Kayleigh’s favourite tool for testing speed is WebPageTest. To get an accurate test, run the test a few times, selecting a location that’s near your data centre.
She also said don’t get too hung up on the test result!
Depending on what the test reveals, you might need to address one or more of the following:
- Compressing images
- Minifying JS and CSS
- Removing unused plugins
- DDOS attacks
- Fixing a hack (if you’re really unlucky)
You might need help from your host to fix some issues. Give them the information they request to make it easier for them to assist.
Remote working: How to make it work for you by David Artiss
David is a support engineer at Automattic who works on WordPress VIP and is responsible for a remote team.
Before that he had a traditional office job at IBM.
Moving to a distributed workforce is not for every company: a number have tried it and then abandoned it.
I was surprised at the productivity levels of regular office workers, though: in an 8-hour day, workers in the USA are productive for just under 3 hours. In the UK it’s just 2 hours 23 minutes. (Makes me feel not too bad if I only get 4 hours’ work done in a day!)
For a successful remote workforce, you need to address several concerns:
- Visibility: workers need to have ways to show that they are working, e.g. support tickets closed.
- Flexibility: where possible, let workers choose their own hours. David told the story of a talented developer who left the company because he didn’t like coming in at 9 every morning.
- Technology: workers need the right setup. Automattic replaces their employees’ laptops every 18 months, so they don’t become slow and unusable.
- Adaptability: let people choose whether to work at home or in a coworking space.
- Communication: documentation is critical and encouraging clear communication between employees can prevent conflicts.
- Self-management: workers need to find their own work-life balance.
The WordPress VIP team are hiring, but it’s difficult to make the cut. Only a tiny percentage of applicants make it to the supervised trial stage, and about half of those are hired.
Hacking Tim by Tim Nash
Tim’s first tip for being more productive was to measure everything. In his words, “We are rubbish at guessing.” If you measure what you spend time on, you can see where you are wasting it.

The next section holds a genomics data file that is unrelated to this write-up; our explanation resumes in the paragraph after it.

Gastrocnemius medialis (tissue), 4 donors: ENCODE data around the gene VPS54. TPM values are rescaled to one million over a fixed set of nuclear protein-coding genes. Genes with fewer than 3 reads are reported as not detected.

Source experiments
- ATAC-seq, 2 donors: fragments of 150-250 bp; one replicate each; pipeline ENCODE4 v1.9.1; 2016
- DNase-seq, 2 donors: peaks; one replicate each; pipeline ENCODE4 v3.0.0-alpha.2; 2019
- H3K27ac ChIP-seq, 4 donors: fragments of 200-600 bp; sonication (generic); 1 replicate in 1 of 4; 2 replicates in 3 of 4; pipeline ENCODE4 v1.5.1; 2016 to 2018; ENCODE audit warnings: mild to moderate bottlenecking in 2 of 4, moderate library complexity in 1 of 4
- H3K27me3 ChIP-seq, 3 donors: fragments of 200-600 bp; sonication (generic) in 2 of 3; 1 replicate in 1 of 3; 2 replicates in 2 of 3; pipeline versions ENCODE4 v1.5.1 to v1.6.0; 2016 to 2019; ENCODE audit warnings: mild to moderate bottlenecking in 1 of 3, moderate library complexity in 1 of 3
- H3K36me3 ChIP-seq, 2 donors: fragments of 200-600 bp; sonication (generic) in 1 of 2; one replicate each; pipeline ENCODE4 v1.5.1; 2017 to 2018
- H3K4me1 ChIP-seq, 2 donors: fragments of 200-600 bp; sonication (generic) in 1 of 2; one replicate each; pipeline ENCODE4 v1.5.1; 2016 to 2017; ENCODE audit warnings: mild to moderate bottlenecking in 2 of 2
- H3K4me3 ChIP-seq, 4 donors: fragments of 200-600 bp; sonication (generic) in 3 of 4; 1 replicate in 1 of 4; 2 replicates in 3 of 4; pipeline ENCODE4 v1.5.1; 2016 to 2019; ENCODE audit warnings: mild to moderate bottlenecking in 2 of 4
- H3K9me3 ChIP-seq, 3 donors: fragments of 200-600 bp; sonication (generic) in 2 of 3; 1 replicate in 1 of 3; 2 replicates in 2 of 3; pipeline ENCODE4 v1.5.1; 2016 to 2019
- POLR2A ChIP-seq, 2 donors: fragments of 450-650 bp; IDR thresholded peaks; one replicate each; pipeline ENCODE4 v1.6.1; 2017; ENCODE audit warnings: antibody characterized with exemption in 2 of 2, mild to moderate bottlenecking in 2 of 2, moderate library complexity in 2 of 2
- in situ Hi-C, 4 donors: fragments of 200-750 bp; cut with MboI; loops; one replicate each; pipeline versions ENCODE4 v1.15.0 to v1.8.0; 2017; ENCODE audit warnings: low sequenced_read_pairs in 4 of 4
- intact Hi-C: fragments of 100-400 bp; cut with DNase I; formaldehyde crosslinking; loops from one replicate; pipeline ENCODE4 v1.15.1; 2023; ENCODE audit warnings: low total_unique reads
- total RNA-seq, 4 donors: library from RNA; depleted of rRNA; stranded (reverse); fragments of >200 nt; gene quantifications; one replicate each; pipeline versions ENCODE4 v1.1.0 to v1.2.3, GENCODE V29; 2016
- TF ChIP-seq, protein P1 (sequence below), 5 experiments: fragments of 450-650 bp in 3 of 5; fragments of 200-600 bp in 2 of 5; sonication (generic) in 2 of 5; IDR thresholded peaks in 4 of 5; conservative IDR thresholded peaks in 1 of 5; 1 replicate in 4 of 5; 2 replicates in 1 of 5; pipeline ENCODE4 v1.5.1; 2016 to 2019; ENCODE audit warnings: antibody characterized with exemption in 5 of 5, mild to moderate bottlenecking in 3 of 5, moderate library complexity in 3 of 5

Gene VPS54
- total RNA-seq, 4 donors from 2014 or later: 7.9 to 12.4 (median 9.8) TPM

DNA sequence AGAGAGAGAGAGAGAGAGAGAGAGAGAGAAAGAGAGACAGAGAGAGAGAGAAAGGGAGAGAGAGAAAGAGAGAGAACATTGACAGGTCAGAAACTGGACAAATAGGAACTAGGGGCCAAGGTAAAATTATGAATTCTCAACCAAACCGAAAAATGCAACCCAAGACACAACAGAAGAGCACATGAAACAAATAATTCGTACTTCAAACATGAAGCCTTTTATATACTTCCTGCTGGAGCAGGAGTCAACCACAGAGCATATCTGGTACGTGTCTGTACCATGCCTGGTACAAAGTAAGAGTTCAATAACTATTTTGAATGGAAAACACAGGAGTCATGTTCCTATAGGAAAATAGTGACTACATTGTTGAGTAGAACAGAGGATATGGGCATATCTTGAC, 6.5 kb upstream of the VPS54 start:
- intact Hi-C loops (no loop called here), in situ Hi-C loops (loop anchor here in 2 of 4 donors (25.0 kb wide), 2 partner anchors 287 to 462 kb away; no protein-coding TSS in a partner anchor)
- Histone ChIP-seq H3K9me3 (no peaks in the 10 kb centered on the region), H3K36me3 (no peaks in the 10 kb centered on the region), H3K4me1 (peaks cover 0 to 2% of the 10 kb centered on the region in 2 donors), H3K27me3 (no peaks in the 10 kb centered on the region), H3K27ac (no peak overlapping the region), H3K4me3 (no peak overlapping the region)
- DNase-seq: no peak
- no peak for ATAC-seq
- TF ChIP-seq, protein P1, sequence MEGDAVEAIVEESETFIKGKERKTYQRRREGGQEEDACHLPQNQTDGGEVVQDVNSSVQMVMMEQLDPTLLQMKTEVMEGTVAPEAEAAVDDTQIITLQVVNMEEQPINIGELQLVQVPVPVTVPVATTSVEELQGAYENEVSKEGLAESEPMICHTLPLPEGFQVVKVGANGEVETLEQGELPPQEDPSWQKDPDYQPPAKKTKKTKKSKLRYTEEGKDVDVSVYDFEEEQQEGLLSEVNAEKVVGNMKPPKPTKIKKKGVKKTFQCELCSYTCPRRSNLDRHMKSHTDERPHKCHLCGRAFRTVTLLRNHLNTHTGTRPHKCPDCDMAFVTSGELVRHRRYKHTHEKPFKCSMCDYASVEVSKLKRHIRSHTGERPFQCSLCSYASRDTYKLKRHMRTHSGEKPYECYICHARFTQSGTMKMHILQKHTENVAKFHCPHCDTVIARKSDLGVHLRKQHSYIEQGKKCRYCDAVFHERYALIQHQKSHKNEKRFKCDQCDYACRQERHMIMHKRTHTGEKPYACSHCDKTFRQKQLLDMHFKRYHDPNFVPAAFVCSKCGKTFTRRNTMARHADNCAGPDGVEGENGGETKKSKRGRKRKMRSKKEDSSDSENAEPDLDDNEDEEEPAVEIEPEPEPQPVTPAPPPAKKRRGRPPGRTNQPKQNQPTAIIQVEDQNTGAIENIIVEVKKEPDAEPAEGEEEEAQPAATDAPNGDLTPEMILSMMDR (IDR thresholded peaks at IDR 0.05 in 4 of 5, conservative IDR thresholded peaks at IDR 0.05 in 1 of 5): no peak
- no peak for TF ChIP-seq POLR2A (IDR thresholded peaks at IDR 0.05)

Also, assume that everything you agree to do will take longer.
Once you say yes to a big project, Tim suggests that you walk away for a bit before starting. Why? Because you could be swept up on a wave of enthusiasm and then get bogged down in difficulties.
“Tim time” is probably different from most of us. Tim starts his day at 5am and turns in at 9pm. So at the time of his talk, it was already his evening.
Tim enjoys giving talks and finds that by researching a subject, it increases his own understanding so that he’s ready to pass the knowledge on to others.
Finally, he suggested making small lifestyle changes and not to obsess over your progress.
Secret excursion and afterparty
We were promised an excursion to a hidden Glasgow landmark, just minutes’ walk from the venue. It turned out to be the Britannia Panopticon, the world’s oldest surviving music hall. After a day full of tech, it was like stepping back in time to the Victorian/Edwardian era.
There was a cornucopia of items from that period to view. I learned that the building had been in use from 1857 – 1938, it used to house audiences of 1500 and that Stan Laurel had made his stage debut there. Since its rediscovery, the hall hosts shows, mainly in the summer. But it is in a state of disrepair (plus no disability access and no heating!) so there is a campaign to get it restored to its former glory.
After this visit, I went in search of warmth, power and coffee with fellow attendee Neil Robinson – Storm Ciara having decided to make her presence felt.
We moved on to the afterparty at OneUp with a rather splendid Scottish playlist.
The venue had catering for 100 people but I reckon there were at most 30 attendees there. At least that meant plenty of free food and drinks!
Neil and I called it a day at 9pm and headed for the train back to Edinburgh. It had been an educational and fun day. Thanks to the organisers, speakers, volunteers and attendees for making it such a special event.
So that was a wrap on WordCamp Glasgow 2020. Maybe see you at a future one?